Irish Mountain
Running Association

The Sugar Bowl - BBQ


Rene BorgAlan CollinsPeter O'Farrell

Rene Borg


1. UCD 25 (6 Tim Grummell, 9 Zoran Skrba, 10 Eoin Brady)
2. Crusaders 42 (4 Jason Kehoe, 11 Amidou Dembele, 27 Kevin O'Riordan)
3. Sli Cualann 56 (8 Ben Mooney, 23 Jimmy Synnott, 25 Rafael Salazar)
4. Setanta 94 (12 Paul Mahon, 15 Gerry Lalor, 67 Sean Hassett)
5. Boards AC 95 (24 John Ahern, 31 Eamonn Hodge, 40 Laurence Colleran)
6. The Vulgar Callunas 199 (20 Ian O'Kane, 51 John Langan, 128 Jesko Zimmerman)
7. Raheny Shamrocks 448 (141 David Brady, 151 Ciaran McGrath, 156 Mike Gomm)

1. River Runners 37 (4 Catherine Halpin, 9 Michelle Rowley, 24 Aisling Corkery)
2. Sli Cualann 45 (1 Jenny McAuley, 18 Liz Ryan, 26 Martina O'Kearney)
3. Setanta 62 (6 Hazel Thompson, 15 Colleen Robinson, 41 Caitlin Bent)
4. Crusaders AC 65 (16 Niamh O'Ceallaigh, 22 Clare Ganville, 27 Mary Collins)
5. Slaney Olympics 154 (50 Mairead Kehoe, 51 Louise J Nolan, 53 Deirdre Bower Kavanagh)

Alan Collins

Okay it's ages since I wrote a report and tonight I am finally inspired to take out pen and paper again (well iPad actually). I've decided the Sugarbowl is one of my favourite races on the IMRA calendar. It's not a serious race like our mid-season open mountain highlights like Brockagh or Seefingan but it's full of character and lots of fun. And there's a barbecue. I was particularly looking forward to it this year because a feisty work colleague had decided to make her IMRA debut and I was eager to find out how that would go. Fresh blood! Hopefully not literally. 

Light misty drizzle bathed us at the start and I wondered about where exactly to self seed myself. It can get a bit processional out there. Off we went - tearing off down the road one guy nearly went over straightaway, getting very much into the spirit of things. Then we had the bottleneck leaving the road and the one little muddy wet patch of the night - wouldn't be IMRA otherwise! Time for that procession bit and a little breather. Overtaking opportunities began to arise as we came off the first steep part: I got past John Greene in one such bulge in the trail and then burst through between a tall runner and a thorn bush as the gap closed. On we went and the trail becomes wide and grassy and leads up again. I think I passed John Langenbach on this climb - he would go on to have an eventful evening.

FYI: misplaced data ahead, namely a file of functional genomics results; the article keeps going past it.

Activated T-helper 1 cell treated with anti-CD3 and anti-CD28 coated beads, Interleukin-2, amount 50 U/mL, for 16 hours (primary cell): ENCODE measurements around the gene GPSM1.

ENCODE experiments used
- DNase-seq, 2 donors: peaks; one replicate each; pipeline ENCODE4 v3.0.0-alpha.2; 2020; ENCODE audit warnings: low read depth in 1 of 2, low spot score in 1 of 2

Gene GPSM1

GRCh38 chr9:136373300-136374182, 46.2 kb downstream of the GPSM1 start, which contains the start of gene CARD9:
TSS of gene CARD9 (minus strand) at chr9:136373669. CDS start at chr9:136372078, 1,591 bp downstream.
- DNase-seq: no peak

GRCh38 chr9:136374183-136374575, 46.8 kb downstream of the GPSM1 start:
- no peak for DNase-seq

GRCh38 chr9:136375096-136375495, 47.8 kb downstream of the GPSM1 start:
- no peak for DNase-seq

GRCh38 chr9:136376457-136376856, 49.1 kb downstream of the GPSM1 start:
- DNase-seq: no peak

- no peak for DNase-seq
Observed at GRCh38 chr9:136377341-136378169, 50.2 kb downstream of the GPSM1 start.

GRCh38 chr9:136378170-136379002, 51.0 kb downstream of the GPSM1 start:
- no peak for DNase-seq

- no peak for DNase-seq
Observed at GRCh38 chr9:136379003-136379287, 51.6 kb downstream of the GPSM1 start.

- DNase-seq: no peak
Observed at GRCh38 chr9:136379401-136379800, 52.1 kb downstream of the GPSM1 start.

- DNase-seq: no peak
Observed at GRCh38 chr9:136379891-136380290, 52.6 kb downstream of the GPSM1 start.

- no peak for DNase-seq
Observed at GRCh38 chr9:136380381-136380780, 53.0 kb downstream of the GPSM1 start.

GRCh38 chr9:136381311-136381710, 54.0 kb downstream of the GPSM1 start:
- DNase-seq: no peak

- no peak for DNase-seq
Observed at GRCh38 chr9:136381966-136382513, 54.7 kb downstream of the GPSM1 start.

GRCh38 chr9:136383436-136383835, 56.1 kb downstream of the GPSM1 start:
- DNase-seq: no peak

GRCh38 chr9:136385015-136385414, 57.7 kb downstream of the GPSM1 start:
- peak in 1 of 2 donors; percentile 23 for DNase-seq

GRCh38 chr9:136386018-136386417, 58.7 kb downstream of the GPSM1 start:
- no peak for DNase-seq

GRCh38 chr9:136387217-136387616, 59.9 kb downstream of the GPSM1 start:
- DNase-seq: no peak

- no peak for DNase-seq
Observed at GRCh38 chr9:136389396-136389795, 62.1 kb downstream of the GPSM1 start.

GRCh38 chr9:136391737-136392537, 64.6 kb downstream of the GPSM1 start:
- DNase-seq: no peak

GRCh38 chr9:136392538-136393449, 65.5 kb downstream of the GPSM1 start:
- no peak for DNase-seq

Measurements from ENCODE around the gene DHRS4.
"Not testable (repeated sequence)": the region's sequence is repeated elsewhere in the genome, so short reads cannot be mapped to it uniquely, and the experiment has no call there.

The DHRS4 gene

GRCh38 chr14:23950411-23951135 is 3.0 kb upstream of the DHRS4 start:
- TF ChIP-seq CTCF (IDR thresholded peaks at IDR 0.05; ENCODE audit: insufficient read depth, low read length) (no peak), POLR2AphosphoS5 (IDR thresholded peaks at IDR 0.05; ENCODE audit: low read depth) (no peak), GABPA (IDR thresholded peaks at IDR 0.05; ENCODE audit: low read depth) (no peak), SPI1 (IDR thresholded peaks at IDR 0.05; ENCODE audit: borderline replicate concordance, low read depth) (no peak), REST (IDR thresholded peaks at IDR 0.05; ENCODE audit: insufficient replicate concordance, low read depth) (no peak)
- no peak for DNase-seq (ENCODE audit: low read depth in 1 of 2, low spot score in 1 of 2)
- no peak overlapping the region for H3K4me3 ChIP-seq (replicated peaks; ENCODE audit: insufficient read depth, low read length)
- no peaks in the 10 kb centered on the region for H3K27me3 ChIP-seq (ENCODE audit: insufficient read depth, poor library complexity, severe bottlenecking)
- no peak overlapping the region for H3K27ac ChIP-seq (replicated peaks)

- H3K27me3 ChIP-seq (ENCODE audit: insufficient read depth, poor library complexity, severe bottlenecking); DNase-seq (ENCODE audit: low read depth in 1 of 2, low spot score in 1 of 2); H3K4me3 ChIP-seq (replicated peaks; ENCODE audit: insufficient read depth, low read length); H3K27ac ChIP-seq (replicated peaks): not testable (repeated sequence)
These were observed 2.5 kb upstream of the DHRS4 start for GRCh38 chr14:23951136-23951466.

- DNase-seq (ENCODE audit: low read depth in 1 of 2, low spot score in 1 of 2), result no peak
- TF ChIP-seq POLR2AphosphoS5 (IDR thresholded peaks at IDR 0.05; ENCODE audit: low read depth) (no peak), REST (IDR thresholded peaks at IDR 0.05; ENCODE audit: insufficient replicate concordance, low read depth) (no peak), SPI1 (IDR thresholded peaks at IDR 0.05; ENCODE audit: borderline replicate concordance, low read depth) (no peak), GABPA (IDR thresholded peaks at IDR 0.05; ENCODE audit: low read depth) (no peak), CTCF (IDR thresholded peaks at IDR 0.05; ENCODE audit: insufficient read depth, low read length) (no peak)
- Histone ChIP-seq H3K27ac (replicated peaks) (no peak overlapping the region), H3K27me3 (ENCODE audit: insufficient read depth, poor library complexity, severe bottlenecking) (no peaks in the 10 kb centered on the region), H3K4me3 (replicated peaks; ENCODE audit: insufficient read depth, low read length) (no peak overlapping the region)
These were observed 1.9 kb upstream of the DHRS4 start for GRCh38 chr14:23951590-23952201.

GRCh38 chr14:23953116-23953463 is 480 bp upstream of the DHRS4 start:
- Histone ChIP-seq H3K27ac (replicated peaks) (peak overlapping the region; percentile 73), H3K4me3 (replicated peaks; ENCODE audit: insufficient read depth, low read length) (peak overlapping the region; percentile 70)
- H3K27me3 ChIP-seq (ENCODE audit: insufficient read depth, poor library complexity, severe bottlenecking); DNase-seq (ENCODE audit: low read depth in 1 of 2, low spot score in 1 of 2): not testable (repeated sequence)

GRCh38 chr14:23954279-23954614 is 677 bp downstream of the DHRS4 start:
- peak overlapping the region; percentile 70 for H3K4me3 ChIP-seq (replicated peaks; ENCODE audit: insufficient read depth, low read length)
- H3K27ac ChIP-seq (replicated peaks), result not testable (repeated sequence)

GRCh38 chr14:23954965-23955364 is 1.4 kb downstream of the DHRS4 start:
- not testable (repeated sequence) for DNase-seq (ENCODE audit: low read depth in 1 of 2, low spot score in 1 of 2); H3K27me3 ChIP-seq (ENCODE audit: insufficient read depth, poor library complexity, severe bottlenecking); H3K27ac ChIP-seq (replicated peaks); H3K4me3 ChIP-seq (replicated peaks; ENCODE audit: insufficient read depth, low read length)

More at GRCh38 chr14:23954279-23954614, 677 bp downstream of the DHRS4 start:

I soon started to catch a youthful Trinity runner here and eventually crept past him with my tiny baby steps. He responded with an impressive burst and retook me at speed and total disregard for energy expenditure. Patience my child. Rockier underfoot now. Ten minutes or so in and about a kilometre off the summit. Maybe a minute later I drew up on the striding Captain Gear Change once more and off he went again on hearing my approach. Less impressive this time. Moments later he is doubled over, fagged. Saw that coming. I creep past doing my best tortoise impression - bye bye. His friend further up is faring better and matches my approach with a more sustained push. We are nearing the top now. As I hit the scramble to the summit - unique attraction of this race - I think of my erstwhile colleague and wonder will she be cursing my name by the time she gets this far. Hee hee. No tourists or walkers to swarm over this year sadly. 

The other Trinner tops out and pauses, hands on hips to survey his conquest. I just pass him unceremoniously. He's not very happy and grumbles something about going around a marker. You were standing on the marker dude! Now for the technical descent. Next target has some serious "Elvis leg" going on - ah haw haw - and it might be catching. He's using his hands to assist his steps down - that's a sure sign those quads are wet cardboard consistency. I'm a little better but in no condition to just get past him here -  I'll have to wait. A stronger contestant skins the pair of us with a couple of nice jumps. When things get a little less hairy I'm past papier mâché man. Have to watch this fast rocky section now - I'm an awful toe dragger and I need  to concentrate hard to avoid coming a cropper. Knees up Alan - do the Can Can! There's a junior ahead now and he's going great guns winding through the scrub but as he only comes up to my waist he's not going to stay ahead long. The Heather (or whatever it is) looks negotiable - I see a bare patch not far in I can use. I go for it with a hop, skip and a jump and steeplechase my way back onto the trail ahead of junior. Oh that was fun! Did anyone catch that? Junior, please tell me that looked awesome?!